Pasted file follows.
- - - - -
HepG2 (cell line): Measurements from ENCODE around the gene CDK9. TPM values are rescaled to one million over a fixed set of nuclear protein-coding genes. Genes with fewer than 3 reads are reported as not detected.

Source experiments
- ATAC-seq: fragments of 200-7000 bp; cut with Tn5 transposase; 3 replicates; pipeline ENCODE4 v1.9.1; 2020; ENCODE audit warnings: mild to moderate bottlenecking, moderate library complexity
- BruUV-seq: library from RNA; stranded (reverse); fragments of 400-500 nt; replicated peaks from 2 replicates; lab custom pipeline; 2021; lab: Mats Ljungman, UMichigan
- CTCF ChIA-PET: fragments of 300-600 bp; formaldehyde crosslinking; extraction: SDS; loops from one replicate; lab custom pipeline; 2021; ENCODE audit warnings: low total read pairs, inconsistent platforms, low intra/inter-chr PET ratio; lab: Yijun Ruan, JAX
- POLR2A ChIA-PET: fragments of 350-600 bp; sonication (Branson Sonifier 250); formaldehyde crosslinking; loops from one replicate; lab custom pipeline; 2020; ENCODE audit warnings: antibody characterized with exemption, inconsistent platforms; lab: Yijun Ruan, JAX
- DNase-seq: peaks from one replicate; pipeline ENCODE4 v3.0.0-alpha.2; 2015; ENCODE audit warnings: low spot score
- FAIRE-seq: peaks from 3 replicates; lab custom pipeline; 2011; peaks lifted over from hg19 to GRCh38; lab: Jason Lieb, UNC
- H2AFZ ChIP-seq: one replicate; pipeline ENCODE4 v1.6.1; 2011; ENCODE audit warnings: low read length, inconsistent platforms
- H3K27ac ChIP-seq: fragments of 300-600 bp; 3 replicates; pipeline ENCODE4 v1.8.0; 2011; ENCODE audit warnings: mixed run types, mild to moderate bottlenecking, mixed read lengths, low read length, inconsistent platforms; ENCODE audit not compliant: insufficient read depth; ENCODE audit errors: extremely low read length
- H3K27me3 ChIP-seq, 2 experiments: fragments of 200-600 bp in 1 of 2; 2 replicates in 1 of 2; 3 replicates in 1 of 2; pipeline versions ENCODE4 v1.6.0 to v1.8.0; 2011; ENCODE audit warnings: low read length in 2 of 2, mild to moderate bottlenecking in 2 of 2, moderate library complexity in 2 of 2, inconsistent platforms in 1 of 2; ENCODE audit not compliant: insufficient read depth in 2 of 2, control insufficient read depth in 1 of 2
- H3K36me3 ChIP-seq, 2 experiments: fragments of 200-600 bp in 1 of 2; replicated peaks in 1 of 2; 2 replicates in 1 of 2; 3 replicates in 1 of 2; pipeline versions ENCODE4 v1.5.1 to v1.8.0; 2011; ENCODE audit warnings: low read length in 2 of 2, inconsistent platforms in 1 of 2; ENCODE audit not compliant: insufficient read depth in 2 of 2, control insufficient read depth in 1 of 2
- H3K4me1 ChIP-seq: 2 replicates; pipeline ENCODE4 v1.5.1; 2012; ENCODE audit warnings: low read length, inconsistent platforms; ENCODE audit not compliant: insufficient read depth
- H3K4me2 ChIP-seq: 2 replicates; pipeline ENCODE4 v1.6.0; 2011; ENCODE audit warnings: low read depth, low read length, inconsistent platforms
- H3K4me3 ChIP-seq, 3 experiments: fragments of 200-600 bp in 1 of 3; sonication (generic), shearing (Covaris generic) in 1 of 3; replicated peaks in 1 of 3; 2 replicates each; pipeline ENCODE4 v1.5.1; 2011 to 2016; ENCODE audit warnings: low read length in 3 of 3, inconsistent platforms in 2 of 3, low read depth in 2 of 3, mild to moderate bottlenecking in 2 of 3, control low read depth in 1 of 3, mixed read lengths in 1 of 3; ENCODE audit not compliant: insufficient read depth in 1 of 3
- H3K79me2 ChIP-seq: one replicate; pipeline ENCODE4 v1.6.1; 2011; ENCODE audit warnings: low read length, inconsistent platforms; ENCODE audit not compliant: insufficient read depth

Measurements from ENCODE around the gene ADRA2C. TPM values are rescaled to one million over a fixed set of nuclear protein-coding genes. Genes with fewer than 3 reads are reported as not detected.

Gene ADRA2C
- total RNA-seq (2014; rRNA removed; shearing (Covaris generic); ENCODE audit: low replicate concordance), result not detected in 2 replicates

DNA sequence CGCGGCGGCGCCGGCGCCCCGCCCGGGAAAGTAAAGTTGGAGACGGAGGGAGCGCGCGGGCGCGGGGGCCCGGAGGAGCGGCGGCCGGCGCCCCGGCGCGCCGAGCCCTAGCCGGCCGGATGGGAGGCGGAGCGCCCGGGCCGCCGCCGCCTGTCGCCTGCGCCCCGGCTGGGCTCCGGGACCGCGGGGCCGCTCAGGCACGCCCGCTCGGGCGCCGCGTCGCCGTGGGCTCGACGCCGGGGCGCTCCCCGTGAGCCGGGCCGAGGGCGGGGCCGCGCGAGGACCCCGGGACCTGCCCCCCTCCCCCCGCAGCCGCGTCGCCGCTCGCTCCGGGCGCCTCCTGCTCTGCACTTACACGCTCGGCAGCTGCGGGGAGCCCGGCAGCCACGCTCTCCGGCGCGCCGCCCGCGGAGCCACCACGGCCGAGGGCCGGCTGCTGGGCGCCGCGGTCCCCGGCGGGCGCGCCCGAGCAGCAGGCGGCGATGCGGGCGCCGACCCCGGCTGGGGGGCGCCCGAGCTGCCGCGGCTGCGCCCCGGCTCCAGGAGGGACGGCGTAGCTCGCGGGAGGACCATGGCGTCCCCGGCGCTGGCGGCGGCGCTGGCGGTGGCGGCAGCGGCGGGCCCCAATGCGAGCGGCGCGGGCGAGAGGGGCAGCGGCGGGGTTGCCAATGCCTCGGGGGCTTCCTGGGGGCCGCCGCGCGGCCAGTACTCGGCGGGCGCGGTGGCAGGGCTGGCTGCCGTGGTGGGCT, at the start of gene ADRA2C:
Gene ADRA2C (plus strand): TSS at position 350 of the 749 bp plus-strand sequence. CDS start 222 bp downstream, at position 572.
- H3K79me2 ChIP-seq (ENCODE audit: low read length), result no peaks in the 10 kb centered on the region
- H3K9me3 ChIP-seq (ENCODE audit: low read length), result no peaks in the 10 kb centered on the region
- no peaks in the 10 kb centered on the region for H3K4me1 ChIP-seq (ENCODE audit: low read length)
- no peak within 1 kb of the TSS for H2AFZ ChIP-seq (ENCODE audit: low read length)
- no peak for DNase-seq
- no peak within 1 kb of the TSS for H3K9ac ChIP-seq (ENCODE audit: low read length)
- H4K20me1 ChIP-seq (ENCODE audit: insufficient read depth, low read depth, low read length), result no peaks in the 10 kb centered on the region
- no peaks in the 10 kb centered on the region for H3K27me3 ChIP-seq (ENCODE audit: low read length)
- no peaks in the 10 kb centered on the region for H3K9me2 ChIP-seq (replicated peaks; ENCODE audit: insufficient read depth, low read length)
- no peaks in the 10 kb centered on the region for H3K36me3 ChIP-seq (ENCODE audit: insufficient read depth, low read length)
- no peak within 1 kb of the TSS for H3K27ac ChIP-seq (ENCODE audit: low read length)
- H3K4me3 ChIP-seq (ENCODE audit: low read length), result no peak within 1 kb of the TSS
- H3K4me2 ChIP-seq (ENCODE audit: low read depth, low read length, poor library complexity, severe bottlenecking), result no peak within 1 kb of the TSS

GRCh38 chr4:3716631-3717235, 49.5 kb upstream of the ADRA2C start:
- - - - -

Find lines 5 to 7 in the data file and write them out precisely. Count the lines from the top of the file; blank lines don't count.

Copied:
- CTCF ChIA-PET: fragments of 300-600 bp; formaldehyde crosslinking; extraction: SDS; loops from one replicate; lab custom pipeline; 2021; ENCODE audit warnings: low total read pairs, inconsistent platforms, low intra/inter-chr PET ratio; lab: Yijun Ruan, JAX
- POLR2A ChIA-PET: fragments of 350-600 bp; sonication (Branson Sonifier 250); formaldehyde crosslinking; loops from one replicate; lab custom pipeline; 2020; ENCODE audit warnings: antibody characterized with exemption, inconsistent platforms; lab: Yijun Ruan, JAX
- DNase-seq: peaks from one replicate; pipeline ENCODE4 v3.0.0-alpha.2; 2015; ENCODE audit warnings: low spot score